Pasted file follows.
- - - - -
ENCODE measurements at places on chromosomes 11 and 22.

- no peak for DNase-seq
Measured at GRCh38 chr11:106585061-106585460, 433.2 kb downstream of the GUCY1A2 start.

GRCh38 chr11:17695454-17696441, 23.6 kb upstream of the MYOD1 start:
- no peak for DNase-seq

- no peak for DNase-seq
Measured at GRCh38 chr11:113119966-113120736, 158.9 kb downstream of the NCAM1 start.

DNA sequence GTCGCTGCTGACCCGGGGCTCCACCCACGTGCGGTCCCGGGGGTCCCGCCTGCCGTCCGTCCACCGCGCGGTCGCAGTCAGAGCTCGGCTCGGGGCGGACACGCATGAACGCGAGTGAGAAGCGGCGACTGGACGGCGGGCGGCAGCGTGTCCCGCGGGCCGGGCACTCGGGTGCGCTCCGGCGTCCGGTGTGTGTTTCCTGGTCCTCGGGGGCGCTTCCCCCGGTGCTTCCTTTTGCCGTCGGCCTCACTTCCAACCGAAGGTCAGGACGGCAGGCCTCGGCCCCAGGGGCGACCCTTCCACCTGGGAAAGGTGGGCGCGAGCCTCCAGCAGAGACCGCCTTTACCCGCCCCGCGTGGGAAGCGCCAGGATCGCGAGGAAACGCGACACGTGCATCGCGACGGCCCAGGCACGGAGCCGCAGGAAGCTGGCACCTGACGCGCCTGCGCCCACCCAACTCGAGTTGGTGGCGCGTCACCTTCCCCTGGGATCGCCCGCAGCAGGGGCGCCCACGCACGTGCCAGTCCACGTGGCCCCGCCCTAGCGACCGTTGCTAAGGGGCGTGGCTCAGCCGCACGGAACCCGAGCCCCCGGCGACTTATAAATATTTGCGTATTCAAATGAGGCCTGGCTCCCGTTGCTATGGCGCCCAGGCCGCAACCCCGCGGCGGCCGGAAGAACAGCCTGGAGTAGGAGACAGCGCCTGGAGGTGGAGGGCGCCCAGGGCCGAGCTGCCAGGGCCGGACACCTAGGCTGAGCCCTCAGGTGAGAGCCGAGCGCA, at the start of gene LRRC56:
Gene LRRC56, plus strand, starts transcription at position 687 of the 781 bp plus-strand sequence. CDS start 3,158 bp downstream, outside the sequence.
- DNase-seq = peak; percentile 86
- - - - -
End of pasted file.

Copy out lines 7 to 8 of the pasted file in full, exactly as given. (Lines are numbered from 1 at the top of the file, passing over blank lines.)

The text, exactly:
Measured at GRCh38 chr11:113119966-113120736, 158.9 kb downstream of the NCAM1 start.

DNA sequence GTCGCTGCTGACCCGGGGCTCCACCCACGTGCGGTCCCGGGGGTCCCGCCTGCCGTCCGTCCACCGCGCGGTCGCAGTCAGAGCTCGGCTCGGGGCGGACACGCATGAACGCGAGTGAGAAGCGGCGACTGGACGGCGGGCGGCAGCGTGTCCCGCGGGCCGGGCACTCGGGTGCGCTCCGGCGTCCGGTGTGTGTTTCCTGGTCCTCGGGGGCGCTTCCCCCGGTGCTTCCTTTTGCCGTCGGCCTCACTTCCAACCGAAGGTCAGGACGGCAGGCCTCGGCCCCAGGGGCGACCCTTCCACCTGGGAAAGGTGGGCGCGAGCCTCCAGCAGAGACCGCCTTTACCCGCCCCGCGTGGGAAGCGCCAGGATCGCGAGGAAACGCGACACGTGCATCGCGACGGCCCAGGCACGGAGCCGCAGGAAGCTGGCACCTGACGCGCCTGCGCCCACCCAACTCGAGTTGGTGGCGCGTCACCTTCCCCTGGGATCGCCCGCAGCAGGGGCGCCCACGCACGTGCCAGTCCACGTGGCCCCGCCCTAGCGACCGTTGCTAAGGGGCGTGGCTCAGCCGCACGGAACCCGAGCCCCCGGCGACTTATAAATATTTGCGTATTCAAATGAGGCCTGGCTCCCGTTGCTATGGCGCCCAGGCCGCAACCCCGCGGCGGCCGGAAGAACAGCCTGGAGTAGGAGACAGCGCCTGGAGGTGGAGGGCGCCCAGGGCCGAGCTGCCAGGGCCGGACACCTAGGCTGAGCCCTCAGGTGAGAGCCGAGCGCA, at the start of gene LRRC56: